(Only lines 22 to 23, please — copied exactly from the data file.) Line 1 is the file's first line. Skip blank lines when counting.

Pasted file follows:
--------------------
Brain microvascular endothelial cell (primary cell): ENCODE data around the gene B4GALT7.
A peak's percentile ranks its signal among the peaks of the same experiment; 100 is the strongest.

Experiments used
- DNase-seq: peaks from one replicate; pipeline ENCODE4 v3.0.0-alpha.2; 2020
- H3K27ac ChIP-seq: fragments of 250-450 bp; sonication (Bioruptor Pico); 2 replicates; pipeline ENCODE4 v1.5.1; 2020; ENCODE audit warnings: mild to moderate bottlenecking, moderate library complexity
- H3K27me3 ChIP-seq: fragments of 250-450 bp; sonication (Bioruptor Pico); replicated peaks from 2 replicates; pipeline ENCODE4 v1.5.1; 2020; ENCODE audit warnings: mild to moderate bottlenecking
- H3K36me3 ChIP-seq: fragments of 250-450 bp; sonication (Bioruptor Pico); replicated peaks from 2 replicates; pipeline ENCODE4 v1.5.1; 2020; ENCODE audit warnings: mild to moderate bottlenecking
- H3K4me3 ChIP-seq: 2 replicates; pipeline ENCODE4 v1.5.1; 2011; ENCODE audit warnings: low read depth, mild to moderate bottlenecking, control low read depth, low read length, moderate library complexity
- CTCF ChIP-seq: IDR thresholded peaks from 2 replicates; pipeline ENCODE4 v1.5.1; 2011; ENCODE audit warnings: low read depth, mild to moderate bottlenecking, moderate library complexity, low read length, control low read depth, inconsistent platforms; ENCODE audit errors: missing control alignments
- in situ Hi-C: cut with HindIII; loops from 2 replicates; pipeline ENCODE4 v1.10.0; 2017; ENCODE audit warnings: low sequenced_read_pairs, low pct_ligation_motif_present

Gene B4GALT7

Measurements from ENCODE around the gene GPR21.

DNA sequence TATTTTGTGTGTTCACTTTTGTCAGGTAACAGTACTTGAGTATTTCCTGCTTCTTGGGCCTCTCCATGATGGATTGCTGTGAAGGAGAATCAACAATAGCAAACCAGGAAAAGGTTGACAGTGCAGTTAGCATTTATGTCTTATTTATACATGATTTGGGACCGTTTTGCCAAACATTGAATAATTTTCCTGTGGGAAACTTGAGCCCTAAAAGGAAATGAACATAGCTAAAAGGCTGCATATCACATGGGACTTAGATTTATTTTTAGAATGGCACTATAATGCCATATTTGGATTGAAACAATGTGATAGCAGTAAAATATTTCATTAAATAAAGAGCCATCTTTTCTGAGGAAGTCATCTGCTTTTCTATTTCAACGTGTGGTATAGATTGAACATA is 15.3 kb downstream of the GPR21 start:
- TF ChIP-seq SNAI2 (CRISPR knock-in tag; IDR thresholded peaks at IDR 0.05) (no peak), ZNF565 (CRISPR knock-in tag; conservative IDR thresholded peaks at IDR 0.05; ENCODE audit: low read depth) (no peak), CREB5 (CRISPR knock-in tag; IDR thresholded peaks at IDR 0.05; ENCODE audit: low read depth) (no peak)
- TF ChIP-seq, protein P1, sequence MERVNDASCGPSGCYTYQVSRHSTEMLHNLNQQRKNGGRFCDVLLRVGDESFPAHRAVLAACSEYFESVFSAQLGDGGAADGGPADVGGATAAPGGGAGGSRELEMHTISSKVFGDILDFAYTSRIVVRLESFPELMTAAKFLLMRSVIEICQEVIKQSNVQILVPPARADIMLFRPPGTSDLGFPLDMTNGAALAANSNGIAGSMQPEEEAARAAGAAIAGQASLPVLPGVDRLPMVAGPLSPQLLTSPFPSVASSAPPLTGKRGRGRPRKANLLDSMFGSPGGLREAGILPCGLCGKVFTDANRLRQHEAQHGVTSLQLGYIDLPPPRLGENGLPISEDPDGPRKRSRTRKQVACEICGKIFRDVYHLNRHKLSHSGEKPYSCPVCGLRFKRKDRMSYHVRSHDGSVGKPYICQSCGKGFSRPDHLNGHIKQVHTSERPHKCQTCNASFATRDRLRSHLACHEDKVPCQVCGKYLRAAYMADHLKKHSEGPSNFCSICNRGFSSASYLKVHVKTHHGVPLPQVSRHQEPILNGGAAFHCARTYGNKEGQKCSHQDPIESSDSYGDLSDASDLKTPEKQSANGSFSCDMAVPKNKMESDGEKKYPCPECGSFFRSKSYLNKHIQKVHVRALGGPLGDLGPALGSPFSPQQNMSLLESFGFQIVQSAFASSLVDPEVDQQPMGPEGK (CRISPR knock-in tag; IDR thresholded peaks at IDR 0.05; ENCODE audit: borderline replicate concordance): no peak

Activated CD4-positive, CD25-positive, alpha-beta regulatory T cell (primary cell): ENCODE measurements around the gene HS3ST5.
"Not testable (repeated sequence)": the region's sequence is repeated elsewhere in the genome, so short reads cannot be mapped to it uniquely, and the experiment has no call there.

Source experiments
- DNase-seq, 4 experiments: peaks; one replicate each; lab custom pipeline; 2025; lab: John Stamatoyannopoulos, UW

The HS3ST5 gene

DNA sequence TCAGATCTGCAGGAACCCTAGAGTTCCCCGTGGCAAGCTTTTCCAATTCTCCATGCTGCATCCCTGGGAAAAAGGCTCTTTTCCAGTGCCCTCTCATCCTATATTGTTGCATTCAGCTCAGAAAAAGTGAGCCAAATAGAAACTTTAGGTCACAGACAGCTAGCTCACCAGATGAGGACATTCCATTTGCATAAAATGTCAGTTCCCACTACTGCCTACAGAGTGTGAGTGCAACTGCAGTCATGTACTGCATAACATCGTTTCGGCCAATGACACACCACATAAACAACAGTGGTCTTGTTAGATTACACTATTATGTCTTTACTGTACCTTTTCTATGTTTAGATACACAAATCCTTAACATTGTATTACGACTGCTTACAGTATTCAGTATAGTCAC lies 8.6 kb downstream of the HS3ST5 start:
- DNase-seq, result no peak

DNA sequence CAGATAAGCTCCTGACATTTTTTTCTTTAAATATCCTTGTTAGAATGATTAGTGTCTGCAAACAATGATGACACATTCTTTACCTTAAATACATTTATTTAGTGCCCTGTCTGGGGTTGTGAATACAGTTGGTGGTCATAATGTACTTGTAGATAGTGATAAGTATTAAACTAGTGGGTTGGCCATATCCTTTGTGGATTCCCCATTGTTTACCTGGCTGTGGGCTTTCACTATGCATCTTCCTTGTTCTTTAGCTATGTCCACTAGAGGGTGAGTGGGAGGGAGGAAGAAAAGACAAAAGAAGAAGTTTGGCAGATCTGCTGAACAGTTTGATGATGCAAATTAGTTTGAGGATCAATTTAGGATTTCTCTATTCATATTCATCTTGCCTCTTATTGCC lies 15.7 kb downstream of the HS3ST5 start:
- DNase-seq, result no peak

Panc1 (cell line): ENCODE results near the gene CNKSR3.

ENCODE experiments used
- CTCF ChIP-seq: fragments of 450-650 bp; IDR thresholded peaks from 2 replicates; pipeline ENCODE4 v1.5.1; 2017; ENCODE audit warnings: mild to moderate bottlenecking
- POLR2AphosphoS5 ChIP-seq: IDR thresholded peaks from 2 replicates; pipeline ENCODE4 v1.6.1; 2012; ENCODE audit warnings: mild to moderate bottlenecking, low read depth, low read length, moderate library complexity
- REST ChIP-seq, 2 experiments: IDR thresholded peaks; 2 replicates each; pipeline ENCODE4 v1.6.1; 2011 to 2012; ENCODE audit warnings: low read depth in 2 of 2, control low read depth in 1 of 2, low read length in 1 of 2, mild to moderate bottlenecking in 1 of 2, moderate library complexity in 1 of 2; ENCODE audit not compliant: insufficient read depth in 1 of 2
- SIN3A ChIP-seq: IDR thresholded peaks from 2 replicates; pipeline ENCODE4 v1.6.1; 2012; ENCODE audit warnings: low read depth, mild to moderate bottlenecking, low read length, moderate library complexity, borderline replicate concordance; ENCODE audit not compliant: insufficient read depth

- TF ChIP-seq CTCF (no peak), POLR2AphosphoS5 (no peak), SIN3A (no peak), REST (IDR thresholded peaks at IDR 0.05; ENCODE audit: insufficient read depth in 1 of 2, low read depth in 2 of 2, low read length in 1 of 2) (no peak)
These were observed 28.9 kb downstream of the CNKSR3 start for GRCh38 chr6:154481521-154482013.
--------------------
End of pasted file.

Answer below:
- DNase-seq, result no peak

DNA sequence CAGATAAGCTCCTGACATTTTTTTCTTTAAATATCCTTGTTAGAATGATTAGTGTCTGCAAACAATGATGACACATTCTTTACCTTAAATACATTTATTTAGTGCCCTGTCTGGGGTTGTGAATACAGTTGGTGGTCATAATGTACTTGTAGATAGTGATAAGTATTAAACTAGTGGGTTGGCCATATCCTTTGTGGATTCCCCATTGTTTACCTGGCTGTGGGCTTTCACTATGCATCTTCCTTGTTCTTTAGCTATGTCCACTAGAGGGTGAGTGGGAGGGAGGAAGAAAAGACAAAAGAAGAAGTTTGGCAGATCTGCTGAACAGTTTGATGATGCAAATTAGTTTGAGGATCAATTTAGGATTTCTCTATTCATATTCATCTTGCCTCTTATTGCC lies 15.7 kb downstream of the HS3ST5 start: